Fast Company

How to Manage Your Boss

Used judiciously, the enneagram can help you understand your boss's motivations.

"Every man, wherever he goes," wrote Bertrand Russell, "is encompassed by a cloud of comforting convictions that move with him like flies on a summer's day." If your boss's convictions are stifling you, take a number.

An enneagram number, that is. Michael J. Goldberg, author of "Getting Your Boss's Number," uses the philosophical system known as the enneagram as a tool for tailoring your actions to your boss's personality. Created by the ancient Greeks, the enneagram is today so ubiquitous that it's been taught at the Stanford School of Business.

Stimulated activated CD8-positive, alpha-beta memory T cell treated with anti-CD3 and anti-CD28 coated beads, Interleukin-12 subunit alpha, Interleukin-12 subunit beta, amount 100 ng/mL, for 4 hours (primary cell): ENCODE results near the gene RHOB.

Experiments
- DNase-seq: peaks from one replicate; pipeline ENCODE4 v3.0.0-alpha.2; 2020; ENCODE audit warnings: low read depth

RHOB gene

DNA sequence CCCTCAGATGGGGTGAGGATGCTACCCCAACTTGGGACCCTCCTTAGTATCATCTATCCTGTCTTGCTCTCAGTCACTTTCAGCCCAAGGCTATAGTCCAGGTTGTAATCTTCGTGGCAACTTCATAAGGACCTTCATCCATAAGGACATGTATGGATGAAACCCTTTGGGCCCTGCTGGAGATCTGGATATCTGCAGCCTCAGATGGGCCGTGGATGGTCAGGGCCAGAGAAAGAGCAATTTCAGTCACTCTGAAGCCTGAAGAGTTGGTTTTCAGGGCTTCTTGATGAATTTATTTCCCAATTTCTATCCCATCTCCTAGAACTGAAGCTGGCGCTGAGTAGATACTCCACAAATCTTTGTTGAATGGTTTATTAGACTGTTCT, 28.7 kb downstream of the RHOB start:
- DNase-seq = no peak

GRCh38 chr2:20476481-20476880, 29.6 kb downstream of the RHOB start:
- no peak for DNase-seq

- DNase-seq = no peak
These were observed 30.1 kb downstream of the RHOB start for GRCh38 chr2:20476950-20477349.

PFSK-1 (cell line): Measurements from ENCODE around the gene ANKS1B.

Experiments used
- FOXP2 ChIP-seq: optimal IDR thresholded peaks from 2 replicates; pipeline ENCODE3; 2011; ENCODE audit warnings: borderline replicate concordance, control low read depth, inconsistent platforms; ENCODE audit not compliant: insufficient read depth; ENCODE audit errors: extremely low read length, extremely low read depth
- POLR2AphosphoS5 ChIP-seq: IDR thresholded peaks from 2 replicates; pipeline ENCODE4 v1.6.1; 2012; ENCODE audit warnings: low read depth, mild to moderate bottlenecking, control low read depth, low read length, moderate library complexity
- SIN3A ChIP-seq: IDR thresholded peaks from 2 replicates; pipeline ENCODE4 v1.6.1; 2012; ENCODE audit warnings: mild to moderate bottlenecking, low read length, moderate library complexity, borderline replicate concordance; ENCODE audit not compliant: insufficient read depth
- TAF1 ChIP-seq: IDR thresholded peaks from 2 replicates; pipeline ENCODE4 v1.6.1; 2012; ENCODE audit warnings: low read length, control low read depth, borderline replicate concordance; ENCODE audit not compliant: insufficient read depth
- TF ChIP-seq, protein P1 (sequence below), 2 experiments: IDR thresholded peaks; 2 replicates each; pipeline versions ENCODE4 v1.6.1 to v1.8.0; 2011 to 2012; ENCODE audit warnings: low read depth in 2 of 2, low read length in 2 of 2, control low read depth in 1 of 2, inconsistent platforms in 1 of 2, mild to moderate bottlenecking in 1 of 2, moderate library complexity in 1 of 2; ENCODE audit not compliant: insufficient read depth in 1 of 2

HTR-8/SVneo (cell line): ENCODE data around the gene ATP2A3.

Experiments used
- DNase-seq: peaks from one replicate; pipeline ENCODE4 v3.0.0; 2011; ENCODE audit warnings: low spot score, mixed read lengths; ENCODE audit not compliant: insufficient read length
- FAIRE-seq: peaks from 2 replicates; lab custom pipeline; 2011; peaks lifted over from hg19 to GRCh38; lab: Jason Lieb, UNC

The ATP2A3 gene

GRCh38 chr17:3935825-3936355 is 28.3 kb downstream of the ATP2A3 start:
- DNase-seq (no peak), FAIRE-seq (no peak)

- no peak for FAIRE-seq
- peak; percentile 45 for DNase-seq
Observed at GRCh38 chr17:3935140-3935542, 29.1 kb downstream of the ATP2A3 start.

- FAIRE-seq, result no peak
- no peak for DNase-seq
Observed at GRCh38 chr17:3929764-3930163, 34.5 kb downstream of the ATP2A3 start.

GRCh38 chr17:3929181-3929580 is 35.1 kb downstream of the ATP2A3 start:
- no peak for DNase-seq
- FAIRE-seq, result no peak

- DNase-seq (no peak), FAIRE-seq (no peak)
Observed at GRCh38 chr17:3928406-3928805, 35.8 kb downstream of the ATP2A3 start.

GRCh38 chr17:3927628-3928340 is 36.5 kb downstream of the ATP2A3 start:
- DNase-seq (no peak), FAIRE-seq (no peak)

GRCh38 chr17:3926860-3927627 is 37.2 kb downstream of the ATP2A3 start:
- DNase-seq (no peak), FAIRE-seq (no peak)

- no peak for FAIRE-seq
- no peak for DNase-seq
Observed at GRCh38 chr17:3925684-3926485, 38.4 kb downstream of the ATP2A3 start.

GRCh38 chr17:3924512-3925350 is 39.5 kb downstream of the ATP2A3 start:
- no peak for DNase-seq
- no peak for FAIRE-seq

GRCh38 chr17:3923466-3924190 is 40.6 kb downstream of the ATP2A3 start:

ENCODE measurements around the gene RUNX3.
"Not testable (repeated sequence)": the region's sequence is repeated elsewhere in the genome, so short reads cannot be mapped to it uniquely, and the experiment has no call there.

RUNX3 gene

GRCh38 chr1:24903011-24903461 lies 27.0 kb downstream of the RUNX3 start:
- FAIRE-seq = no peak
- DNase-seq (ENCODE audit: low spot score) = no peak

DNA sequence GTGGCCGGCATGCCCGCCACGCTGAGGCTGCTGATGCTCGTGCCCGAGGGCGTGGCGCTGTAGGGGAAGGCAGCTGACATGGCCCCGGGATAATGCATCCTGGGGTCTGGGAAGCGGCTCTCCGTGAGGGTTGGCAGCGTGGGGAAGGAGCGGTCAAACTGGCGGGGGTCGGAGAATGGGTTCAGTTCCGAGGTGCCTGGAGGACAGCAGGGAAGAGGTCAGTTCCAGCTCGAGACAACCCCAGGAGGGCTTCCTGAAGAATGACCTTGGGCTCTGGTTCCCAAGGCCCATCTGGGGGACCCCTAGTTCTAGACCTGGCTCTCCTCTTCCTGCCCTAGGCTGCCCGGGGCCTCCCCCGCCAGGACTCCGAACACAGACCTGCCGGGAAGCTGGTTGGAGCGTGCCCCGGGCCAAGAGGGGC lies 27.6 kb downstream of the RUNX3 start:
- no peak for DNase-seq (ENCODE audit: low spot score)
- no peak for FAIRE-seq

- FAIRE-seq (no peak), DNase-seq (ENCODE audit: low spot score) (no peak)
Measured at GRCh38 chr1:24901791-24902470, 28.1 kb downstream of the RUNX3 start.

The enneagram divides people and organizations into nine personality types, each with distinct goals and values. You might work for a Seven. Innovative and impulsive, Sevens hate grunt work and dealing with the bottom line. Working at fast-forward, they juggle several projects simultaneously and are known to double-book appointments.

Goldberg suggests concrete ways of dealing with Sevens and their loose leadership style: enforce boundaries and deadlines, embrace their enthusiasms, resist playing the heavy -- Sevens avoid conflict at all costs.

Overuse the enneagram and you'll pigeonhole people. But used judiciously, it can help you understand your boss's motivations. It might even make those summer flies disappear.

Coordinates: $20. "Getting Your Boss's Number," HarperCollins, http://www.harpercollins.com .

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